The tall columned monument in the Mt. Hope Cemetery in Bangor, Maine, marks the graves of Carlton and Amelia Bragg. The stained white marble gravestone is topped with a botonee cross characterized by trefoil at the end of each arm of the cross which symbolizes the Holy Trinity.
Two of the sides of the monument are blank while the other two sides are carved with the names of Carlton and his wife, Amelia—one name on each of two sides. Amelia has a twelve-line, heartfelt epitaph memorializing her. In the first quatrain there is a reference to her inheriting a “heavenly mansion, a reference to the Biblical passage John 14.2, “In my Father’s House are many mansions; if it were not so, I would have told you. I go to prepare a place for you.”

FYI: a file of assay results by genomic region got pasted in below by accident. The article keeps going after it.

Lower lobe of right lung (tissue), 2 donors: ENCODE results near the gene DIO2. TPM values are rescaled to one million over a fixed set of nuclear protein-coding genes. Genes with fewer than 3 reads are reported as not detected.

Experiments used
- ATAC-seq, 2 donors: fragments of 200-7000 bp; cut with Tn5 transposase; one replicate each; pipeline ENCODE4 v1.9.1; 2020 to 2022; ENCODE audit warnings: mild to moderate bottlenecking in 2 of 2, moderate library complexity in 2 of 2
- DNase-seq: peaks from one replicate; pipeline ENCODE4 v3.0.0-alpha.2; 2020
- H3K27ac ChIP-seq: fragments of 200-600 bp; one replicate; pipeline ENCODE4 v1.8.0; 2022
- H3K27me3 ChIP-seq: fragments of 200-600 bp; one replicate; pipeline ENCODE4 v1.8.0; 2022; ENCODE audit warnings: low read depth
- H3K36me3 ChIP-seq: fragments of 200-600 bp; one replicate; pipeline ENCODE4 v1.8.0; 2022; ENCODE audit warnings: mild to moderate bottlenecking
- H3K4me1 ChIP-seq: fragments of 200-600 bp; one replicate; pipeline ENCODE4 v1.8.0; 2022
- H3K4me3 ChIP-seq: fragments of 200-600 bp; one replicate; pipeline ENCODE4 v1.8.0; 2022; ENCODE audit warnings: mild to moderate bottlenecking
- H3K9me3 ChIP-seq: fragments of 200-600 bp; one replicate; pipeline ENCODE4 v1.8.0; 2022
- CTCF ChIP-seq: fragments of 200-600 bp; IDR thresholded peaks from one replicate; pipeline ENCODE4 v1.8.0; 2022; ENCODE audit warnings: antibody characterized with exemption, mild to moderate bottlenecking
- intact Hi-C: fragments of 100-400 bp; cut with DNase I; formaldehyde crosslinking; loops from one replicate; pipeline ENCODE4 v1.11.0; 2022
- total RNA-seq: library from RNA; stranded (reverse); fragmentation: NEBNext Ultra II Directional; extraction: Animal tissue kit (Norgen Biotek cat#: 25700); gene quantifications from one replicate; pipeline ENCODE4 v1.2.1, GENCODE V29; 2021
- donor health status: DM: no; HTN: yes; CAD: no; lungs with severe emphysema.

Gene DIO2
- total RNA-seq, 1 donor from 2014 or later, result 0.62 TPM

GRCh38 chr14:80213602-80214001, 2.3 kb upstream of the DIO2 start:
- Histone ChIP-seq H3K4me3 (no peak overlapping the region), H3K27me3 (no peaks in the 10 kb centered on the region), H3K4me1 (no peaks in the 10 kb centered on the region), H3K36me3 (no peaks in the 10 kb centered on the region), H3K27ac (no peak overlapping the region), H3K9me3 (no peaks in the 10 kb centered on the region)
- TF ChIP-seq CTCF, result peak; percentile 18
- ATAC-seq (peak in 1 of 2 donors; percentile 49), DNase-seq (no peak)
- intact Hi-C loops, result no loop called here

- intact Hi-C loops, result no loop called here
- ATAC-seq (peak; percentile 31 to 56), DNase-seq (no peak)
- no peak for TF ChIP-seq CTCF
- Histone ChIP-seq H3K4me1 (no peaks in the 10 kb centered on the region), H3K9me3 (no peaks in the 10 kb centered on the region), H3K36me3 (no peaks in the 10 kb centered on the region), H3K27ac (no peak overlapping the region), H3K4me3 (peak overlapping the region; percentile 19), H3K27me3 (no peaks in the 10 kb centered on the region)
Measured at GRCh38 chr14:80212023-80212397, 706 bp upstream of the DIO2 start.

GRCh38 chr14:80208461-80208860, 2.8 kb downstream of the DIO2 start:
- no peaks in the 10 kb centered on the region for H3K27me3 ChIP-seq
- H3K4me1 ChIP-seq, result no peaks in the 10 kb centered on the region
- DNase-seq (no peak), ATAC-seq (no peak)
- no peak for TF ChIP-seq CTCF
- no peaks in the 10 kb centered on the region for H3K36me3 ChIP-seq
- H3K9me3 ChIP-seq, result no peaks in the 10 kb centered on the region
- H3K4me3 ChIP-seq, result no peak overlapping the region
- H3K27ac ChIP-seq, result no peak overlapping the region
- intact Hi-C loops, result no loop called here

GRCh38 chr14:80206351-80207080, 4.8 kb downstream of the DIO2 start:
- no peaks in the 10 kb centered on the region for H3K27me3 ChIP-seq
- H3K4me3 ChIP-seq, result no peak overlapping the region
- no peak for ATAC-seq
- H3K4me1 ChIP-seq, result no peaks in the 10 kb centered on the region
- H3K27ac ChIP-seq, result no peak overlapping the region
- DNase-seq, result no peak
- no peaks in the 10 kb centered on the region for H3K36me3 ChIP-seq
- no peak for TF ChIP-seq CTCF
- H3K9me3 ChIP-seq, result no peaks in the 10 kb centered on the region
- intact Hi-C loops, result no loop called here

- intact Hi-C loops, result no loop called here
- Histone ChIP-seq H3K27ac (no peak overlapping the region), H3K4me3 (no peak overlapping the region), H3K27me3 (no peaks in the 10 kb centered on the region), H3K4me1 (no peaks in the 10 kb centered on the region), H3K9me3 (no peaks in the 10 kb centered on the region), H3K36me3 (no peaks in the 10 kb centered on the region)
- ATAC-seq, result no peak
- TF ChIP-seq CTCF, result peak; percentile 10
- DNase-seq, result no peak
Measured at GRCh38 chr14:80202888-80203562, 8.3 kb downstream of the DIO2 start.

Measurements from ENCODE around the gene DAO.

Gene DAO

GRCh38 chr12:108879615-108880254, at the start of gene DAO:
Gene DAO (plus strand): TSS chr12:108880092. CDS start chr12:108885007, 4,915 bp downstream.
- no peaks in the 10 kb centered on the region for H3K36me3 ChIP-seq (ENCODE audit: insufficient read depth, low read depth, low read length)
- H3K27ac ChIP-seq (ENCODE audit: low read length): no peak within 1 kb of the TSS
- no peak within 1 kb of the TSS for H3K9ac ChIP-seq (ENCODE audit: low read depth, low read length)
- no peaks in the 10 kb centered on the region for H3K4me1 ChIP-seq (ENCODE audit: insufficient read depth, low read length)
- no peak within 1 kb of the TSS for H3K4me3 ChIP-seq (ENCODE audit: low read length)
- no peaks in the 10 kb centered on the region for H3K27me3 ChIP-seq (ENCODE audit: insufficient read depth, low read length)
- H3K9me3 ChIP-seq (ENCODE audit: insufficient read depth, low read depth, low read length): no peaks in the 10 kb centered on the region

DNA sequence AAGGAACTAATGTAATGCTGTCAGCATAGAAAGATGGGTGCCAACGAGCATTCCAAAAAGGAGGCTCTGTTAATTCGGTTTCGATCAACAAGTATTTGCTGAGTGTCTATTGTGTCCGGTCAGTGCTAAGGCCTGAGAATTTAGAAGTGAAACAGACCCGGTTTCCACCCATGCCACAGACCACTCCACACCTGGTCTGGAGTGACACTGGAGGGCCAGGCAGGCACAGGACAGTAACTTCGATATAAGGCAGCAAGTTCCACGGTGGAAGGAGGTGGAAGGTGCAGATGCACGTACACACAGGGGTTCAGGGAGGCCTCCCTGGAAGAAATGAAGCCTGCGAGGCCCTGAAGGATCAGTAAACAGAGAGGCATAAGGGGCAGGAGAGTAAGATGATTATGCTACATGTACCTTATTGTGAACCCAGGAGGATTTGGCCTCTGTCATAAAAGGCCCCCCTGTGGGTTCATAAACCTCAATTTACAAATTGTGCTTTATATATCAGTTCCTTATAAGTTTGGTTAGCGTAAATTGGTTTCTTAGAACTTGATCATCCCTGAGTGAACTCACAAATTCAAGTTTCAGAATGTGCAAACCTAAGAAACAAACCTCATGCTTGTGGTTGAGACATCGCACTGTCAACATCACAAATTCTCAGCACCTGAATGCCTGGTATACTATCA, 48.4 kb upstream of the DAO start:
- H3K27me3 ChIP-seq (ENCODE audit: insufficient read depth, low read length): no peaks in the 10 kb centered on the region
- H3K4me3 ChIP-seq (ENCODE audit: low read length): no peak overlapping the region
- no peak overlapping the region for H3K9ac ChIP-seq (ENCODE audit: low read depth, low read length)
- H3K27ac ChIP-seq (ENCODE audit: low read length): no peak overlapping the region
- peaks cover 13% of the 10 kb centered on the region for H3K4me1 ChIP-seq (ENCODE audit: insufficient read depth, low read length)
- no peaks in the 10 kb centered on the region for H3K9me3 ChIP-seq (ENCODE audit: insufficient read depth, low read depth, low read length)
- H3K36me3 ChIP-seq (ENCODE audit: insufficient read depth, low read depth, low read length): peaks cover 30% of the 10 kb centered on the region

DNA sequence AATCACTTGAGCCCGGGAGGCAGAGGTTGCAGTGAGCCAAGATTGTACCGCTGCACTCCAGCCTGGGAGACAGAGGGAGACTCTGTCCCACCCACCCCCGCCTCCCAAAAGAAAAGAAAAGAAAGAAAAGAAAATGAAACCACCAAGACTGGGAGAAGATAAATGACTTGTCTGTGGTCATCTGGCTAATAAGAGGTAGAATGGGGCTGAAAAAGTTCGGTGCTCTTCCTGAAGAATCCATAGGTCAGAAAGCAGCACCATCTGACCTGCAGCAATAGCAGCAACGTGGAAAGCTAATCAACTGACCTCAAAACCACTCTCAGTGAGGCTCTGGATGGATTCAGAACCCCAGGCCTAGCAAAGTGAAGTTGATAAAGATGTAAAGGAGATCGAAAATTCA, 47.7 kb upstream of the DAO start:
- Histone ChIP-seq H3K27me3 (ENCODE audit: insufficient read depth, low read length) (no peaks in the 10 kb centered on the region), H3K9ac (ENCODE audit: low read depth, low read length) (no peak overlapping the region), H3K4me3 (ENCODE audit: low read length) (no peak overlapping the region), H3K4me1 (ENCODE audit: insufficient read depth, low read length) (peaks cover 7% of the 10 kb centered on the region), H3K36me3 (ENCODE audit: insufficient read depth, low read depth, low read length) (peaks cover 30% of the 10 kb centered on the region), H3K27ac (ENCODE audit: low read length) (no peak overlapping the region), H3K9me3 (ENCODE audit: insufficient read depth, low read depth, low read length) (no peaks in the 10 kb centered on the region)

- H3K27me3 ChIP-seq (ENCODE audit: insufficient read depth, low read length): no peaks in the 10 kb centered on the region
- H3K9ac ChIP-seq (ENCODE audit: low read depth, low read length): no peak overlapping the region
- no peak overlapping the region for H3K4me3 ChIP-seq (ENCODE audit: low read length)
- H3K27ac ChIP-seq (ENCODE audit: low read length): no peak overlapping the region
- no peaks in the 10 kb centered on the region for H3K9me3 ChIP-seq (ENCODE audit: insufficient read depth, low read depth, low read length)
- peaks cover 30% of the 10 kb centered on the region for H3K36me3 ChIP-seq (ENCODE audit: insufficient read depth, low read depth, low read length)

The epitaph also gives the passerby an idea about how very much she will be missed, presumably by her husband, who surely commissioned the monument and the epitaph to be carved in her memory.
CARLTON S. BRAGG
Oct. 6, 1865.
AE 53 yrs.
Gone home! Gone home! Here earnest, active spirit
Her very playfulness, her heart of love!
The heavenly mansion now she doth inherit,
Which Christ made newly ere she went above.
Gone home! Gone Home! The door through which she vanished,
Closed with a jar, and left us here alone.
We stand without, in tears, forlorn and banished
Longing to follow where one loved has gone.
Gone home! Gone home! O human-hearted Saviour!
Give us a balm to soothe our heavy woes;
And if thou will, in tender, pitying favor,
Hasten the time when we may rise and go!
C. S. BRAGG
In Boston, Mass.
Oct. 30, 1876
On the opposite side on the monument is the simple inscription for Carlton Sylvanus Bragg, who died in Boston, 11 years after his beloved wife. He has no epitaph.